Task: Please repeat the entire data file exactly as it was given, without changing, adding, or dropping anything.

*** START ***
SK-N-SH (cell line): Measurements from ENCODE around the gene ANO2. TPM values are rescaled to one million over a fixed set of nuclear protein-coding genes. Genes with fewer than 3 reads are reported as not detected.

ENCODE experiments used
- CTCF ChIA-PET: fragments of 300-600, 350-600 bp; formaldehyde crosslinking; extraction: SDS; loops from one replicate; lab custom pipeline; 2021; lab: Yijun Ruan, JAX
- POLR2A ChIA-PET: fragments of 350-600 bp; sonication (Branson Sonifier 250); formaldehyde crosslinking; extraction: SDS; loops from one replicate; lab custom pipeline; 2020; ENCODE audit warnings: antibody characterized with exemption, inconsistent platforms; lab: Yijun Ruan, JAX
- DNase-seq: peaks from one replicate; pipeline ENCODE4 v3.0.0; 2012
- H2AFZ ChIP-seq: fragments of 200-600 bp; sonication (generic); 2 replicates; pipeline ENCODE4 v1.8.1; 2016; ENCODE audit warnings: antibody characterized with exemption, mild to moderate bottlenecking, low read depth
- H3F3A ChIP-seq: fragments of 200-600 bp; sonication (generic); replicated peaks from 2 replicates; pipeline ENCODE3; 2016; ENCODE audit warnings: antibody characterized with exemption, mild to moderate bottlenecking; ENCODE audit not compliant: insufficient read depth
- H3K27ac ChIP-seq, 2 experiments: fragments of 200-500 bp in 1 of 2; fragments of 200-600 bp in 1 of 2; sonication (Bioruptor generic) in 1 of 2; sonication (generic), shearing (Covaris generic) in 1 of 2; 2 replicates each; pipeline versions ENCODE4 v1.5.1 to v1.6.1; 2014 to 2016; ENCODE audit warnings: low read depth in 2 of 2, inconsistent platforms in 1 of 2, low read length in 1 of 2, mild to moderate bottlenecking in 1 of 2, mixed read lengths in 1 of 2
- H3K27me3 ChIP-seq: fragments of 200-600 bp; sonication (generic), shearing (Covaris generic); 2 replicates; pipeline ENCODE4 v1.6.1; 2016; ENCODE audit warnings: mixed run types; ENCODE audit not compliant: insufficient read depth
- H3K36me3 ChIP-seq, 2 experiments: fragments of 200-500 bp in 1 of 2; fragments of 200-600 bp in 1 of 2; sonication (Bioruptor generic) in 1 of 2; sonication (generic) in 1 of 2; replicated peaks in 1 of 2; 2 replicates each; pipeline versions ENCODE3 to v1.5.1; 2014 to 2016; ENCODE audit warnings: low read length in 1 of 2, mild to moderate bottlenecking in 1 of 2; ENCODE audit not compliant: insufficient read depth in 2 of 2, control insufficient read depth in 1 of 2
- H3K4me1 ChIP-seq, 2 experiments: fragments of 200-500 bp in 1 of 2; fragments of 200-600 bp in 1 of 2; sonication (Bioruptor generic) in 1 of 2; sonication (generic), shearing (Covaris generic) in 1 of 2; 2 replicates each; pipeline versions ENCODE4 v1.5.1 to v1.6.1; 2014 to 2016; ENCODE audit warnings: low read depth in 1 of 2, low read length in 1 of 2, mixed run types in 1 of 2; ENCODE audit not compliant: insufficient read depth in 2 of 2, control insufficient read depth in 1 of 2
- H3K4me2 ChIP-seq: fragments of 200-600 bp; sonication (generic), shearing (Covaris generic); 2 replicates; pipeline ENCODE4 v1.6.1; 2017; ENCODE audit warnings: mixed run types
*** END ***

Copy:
SK-N-SH (cell line): Measurements from ENCODE around the gene ANO2. TPM values are rescaled to one million over a fixed set of nuclear protein-coding genes. Genes with fewer than 3 reads are reported as not detected.

ENCODE experiments used
- CTCF ChIA-PET: fragments of 300-600, 350-600 bp; formaldehyde crosslinking; extraction: SDS; loops from one replicate; lab custom pipeline; 2021; lab: Yijun Ruan, JAX
- POLR2A ChIA-PET: fragments of 350-600 bp; sonication (Branson Sonifier 250); formaldehyde crosslinking; extraction: SDS; loops from one replicate; lab custom pipeline; 2020; ENCODE audit warnings: antibody characterized with exemption, inconsistent platforms; lab: Yijun Ruan, JAX
- DNase-seq: peaks from one replicate; pipeline ENCODE4 v3.0.0; 2012
- H2AFZ ChIP-seq: fragments of 200-600 bp; sonication (generic); 2 replicates; pipeline ENCODE4 v1.8.1; 2016; ENCODE audit warnings: antibody characterized with exemption, mild to moderate bottlenecking, low read depth
- H3F3A ChIP-seq: fragments of 200-600 bp; sonication (generic); replicated peaks from 2 replicates; pipeline ENCODE3; 2016; ENCODE audit warnings: antibody characterized with exemption, mild to moderate bottlenecking; ENCODE audit not compliant: insufficient read depth
- H3K27ac ChIP-seq, 2 experiments: fragments of 200-500 bp in 1 of 2; fragments of 200-600 bp in 1 of 2; sonication (Bioruptor generic) in 1 of 2; sonication (generic), shearing (Covaris generic) in 1 of 2; 2 replicates each; pipeline versions ENCODE4 v1.5.1 to v1.6.1; 2014 to 2016; ENCODE audit warnings: low read depth in 2 of 2, inconsistent platforms in 1 of 2, low read length in 1 of 2, mild to moderate bottlenecking in 1 of 2, mixed read lengths in 1 of 2
- H3K27me3 ChIP-seq: fragments of 200-600 bp; sonication (generic), shearing (Covaris generic); 2 replicates; pipeline ENCODE4 v1.6.1; 2016; ENCODE audit warnings: mixed run types; ENCODE audit not compliant: insufficient read depth
- H3K36me3 ChIP-seq, 2 experiments: fragments of 200-500 bp in 1 of 2; fragments of 200-600 bp in 1 of 2; sonication (Bioruptor generic) in 1 of 2; sonication (generic) in 1 of 2; replicated peaks in 1 of 2; 2 replicates each; pipeline versions ENCODE3 to v1.5.1; 2014 to 2016; ENCODE audit warnings: low read length in 1 of 2, mild to moderate bottlenecking in 1 of 2; ENCODE audit not compliant: insufficient read depth in 2 of 2, control insufficient read depth in 1 of 2
- H3K4me1 ChIP-seq, 2 experiments: fragments of 200-500 bp in 1 of 2; fragments of 200-600 bp in 1 of 2; sonication (Bioruptor generic) in 1 of 2; sonication (generic), shearing (Covaris generic) in 1 of 2; 2 replicates each; pipeline versions ENCODE4 v1.5.1 to v1.6.1; 2014 to 2016; ENCODE audit warnings: low read depth in 1 of 2, low read length in 1 of 2, mixed run types in 1 of 2; ENCODE audit not compliant: insufficient read depth in 2 of 2, control insufficient read depth in 1 of 2
- H3K4me2 ChIP-seq: fragments of 200-600 bp; sonication (generic), shearing (Covaris generic); 2 replicates; pipeline ENCODE4 v1.6.1; 2017; ENCODE audit warnings: mixed run types